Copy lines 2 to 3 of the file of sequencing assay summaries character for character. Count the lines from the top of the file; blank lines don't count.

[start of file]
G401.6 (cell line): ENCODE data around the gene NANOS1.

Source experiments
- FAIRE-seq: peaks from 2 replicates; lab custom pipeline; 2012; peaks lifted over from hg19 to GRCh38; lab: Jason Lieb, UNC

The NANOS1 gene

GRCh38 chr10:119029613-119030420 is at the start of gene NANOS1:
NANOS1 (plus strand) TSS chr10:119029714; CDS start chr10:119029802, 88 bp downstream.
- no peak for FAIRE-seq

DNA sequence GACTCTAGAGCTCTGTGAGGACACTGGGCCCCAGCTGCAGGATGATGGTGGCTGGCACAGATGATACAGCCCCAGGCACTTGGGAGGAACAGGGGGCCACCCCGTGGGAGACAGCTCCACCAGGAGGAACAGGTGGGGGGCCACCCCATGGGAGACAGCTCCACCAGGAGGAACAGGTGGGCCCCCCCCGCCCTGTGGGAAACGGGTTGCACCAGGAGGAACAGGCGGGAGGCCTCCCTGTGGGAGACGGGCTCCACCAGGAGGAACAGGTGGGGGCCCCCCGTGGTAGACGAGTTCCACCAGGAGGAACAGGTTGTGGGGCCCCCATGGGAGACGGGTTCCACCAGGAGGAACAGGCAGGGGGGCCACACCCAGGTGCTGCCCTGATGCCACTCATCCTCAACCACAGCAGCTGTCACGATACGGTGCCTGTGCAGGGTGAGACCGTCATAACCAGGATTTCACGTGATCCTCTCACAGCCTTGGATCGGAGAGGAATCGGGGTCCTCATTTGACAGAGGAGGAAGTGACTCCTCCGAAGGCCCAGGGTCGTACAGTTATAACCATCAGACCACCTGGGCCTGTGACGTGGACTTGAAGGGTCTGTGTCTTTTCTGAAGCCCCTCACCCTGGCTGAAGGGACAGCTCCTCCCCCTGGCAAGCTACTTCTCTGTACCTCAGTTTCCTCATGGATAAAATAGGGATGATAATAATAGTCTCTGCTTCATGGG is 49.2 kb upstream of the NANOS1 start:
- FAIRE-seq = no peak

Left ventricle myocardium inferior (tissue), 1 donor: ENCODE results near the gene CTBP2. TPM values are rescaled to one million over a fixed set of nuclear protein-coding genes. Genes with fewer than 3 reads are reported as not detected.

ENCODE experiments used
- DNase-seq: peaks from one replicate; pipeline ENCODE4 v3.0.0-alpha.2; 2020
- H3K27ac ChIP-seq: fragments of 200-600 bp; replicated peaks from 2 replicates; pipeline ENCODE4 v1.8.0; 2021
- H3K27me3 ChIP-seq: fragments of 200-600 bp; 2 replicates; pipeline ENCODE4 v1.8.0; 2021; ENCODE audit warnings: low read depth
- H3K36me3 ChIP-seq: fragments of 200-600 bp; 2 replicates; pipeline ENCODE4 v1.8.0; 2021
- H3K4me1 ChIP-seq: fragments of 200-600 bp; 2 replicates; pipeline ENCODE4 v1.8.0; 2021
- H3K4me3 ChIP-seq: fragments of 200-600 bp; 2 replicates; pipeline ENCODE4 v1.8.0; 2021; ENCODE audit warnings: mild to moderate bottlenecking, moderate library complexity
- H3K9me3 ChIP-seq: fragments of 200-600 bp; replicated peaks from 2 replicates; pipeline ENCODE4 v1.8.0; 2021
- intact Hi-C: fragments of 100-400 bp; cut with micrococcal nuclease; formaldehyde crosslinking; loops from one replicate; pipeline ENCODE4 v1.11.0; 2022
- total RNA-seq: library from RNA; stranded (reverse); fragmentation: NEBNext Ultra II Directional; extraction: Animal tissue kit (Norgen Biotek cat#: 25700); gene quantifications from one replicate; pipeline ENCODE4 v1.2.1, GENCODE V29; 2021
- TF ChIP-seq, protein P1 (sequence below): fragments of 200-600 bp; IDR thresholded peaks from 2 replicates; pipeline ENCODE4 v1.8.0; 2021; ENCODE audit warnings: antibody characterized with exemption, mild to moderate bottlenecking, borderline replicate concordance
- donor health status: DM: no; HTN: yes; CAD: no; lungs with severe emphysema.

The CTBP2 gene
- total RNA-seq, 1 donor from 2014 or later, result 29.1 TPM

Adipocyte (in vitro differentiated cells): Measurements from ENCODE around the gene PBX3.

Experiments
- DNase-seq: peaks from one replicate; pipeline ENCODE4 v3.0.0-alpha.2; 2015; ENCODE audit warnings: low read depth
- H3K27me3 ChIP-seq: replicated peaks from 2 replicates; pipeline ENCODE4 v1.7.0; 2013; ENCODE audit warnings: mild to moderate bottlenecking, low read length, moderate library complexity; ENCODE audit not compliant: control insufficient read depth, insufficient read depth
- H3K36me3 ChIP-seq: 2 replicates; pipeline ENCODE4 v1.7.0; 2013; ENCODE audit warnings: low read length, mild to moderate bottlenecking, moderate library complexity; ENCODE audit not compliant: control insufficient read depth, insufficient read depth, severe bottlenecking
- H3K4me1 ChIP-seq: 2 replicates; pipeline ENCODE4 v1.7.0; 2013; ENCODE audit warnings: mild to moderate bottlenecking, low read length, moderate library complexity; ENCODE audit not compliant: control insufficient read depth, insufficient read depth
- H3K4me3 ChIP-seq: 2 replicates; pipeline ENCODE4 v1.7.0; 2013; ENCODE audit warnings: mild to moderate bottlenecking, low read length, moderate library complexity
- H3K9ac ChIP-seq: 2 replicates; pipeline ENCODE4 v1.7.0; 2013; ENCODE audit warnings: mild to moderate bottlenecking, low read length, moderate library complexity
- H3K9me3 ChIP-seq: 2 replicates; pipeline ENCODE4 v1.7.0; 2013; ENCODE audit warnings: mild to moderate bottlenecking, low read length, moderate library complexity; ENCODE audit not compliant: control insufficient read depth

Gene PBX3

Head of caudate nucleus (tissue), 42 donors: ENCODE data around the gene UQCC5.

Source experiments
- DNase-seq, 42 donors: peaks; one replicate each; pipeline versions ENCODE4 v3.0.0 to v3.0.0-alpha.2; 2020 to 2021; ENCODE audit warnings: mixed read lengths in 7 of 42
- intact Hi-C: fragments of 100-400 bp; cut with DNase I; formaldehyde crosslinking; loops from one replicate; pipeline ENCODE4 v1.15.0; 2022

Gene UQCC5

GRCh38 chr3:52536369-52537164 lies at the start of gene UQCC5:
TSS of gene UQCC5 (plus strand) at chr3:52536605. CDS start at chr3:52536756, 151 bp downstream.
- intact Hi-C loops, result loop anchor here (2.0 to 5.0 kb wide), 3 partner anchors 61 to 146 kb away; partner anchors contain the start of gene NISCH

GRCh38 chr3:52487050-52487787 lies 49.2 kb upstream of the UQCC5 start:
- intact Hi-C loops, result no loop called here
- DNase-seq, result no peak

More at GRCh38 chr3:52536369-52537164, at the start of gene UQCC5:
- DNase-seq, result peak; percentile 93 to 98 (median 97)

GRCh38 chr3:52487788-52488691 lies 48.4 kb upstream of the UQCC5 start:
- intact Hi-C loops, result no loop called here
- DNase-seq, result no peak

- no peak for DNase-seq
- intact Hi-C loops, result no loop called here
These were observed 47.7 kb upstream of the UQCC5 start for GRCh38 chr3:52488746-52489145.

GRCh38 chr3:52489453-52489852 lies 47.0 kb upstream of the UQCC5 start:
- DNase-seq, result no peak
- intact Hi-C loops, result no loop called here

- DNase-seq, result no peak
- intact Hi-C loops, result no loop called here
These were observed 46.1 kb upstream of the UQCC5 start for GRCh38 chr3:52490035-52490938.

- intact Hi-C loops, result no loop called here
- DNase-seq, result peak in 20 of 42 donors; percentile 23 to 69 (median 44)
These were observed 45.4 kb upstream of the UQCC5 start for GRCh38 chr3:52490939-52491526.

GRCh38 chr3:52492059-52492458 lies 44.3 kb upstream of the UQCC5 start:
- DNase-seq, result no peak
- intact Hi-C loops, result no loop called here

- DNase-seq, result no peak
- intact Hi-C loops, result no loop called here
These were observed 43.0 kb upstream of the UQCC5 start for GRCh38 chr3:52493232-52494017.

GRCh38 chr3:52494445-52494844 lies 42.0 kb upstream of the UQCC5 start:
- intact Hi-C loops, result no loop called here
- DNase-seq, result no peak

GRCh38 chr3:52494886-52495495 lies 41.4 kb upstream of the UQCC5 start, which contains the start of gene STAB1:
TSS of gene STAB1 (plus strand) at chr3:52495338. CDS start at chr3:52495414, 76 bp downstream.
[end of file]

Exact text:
Source experiments
- FAIRE-seq: peaks from 2 replicates; lab custom pipeline; 2012; peaks lifted over from hg19 to GRCh38; lab: Jason Lieb, UNC